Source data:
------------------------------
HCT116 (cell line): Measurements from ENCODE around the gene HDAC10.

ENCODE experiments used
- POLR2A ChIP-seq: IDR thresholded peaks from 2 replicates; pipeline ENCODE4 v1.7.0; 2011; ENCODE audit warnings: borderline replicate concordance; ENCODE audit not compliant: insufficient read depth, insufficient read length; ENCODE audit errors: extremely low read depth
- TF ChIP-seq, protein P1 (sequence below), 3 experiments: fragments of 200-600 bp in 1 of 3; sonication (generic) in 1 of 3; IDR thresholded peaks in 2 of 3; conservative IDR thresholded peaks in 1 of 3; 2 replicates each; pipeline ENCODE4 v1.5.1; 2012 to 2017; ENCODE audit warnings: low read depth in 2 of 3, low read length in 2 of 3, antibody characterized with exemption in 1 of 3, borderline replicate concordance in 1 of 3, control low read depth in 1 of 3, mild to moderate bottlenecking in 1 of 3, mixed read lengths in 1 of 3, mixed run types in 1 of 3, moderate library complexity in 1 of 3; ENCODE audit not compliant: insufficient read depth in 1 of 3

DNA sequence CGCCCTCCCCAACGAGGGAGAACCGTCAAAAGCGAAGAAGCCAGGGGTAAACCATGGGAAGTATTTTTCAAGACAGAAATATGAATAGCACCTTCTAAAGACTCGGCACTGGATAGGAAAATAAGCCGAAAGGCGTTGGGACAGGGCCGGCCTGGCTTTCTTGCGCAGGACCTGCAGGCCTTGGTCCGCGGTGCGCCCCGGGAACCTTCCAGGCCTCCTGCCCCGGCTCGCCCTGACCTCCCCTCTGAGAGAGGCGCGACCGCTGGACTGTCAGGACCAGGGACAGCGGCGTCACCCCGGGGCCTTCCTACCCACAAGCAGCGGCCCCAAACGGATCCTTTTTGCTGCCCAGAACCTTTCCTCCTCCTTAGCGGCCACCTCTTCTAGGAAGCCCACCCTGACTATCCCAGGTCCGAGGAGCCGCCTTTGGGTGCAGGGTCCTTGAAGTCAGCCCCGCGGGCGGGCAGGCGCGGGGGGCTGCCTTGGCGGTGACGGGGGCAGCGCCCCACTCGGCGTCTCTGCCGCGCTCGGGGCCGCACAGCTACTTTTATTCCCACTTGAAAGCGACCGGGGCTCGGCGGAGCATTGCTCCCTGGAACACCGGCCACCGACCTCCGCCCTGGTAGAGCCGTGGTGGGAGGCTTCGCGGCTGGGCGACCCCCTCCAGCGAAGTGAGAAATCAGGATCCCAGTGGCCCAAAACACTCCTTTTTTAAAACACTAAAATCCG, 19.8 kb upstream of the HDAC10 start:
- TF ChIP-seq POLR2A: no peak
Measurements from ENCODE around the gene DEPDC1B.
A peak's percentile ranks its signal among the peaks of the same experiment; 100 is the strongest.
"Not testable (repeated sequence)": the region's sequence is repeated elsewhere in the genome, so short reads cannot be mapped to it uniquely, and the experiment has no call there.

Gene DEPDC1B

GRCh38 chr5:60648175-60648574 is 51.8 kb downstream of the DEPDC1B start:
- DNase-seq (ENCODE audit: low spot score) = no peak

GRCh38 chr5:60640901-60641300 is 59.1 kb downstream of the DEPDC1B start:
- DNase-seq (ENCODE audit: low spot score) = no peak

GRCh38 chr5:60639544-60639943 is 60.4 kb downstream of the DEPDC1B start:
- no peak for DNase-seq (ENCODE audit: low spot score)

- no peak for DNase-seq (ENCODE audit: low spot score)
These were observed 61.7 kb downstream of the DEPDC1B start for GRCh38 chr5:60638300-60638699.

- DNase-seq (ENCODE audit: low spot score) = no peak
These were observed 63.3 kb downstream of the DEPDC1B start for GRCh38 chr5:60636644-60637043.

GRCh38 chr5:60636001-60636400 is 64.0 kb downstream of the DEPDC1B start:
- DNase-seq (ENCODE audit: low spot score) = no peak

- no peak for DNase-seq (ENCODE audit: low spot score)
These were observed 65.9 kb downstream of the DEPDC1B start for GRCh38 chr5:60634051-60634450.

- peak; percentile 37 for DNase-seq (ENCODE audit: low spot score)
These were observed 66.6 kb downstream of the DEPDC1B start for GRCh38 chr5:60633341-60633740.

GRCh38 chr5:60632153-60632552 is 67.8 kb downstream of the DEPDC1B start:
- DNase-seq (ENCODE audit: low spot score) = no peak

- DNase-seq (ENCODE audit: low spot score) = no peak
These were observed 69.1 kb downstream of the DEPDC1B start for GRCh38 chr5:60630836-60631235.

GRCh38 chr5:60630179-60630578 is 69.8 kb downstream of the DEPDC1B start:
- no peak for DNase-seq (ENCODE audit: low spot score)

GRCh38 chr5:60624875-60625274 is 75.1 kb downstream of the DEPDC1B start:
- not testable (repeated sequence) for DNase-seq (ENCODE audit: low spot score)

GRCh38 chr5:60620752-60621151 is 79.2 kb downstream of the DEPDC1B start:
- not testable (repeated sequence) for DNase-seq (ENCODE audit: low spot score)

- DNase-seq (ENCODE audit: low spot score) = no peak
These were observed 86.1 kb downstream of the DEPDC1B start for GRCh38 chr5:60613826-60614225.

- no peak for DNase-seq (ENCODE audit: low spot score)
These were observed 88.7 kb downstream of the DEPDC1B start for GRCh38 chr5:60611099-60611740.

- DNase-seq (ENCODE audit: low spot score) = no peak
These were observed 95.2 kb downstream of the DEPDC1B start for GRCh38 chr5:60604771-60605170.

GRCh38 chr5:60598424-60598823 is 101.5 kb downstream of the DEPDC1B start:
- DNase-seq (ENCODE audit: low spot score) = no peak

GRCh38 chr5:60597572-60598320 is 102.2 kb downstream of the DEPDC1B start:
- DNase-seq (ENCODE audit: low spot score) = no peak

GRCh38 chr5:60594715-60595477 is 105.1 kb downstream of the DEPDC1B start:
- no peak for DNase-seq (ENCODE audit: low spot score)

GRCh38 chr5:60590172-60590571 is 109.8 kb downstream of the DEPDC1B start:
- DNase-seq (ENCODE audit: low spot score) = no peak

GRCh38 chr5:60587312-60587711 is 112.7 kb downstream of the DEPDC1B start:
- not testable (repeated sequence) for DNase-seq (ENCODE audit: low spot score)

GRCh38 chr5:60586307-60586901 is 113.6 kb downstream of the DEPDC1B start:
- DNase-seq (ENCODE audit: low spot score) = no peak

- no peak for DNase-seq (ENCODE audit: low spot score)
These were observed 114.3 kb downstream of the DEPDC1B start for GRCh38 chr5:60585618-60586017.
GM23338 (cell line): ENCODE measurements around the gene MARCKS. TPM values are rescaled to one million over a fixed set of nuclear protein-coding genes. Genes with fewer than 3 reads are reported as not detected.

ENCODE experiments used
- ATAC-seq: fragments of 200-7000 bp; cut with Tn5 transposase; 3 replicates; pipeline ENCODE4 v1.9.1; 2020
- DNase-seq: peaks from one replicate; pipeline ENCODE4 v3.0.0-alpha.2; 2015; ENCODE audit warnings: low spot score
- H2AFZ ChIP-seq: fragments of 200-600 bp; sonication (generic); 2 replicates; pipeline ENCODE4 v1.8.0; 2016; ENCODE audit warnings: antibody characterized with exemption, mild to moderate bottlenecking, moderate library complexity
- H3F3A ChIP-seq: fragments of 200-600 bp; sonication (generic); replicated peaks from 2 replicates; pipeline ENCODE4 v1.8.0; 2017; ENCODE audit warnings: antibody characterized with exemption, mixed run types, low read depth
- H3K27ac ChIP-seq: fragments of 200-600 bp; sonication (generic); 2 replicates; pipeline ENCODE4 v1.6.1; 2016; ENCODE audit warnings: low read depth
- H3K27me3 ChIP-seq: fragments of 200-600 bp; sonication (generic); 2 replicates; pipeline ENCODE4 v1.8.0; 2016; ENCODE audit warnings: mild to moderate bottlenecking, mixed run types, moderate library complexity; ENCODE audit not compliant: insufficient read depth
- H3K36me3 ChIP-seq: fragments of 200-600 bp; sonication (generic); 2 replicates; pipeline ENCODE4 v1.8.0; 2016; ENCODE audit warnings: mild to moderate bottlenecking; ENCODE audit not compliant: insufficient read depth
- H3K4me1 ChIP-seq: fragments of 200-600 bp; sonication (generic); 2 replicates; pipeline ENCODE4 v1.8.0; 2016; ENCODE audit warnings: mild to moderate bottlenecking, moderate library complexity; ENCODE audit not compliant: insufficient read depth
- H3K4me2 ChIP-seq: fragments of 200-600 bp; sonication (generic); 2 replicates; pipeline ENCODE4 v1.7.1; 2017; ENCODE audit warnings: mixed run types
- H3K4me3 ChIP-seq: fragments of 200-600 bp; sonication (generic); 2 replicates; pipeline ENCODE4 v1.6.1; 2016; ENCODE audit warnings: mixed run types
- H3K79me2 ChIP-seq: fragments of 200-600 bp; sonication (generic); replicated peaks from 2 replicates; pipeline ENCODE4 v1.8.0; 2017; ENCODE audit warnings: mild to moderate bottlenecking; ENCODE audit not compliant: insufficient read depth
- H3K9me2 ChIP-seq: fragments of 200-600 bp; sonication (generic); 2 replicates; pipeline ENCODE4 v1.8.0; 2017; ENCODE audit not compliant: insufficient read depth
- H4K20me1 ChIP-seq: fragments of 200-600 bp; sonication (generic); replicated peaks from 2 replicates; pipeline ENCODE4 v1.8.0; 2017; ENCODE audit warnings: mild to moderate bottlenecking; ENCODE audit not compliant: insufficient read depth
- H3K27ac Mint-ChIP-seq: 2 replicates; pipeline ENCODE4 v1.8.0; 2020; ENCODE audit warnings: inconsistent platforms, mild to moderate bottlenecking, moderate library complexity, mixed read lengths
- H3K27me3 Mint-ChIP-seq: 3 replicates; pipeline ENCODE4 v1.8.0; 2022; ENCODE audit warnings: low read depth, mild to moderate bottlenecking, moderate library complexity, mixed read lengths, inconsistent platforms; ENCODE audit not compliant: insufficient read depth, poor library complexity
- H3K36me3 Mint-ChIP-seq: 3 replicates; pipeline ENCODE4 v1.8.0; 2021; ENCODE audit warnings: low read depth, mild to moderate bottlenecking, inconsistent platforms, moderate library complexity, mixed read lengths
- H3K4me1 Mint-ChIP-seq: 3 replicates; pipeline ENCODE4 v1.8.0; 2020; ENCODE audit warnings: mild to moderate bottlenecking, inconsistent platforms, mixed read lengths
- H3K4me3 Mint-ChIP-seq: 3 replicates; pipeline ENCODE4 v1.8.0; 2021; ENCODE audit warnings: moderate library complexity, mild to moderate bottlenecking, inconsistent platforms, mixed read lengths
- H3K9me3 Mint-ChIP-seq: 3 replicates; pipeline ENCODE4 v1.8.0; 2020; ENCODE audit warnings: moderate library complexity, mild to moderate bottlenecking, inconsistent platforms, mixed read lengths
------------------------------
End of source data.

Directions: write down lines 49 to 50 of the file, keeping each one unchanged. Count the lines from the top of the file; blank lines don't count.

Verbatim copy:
GRCh38 chr5:60590172-60590571 is 109.8 kb downstream of the DEPDC1B start:
- DNase-seq (ENCODE audit: low spot score) = no peak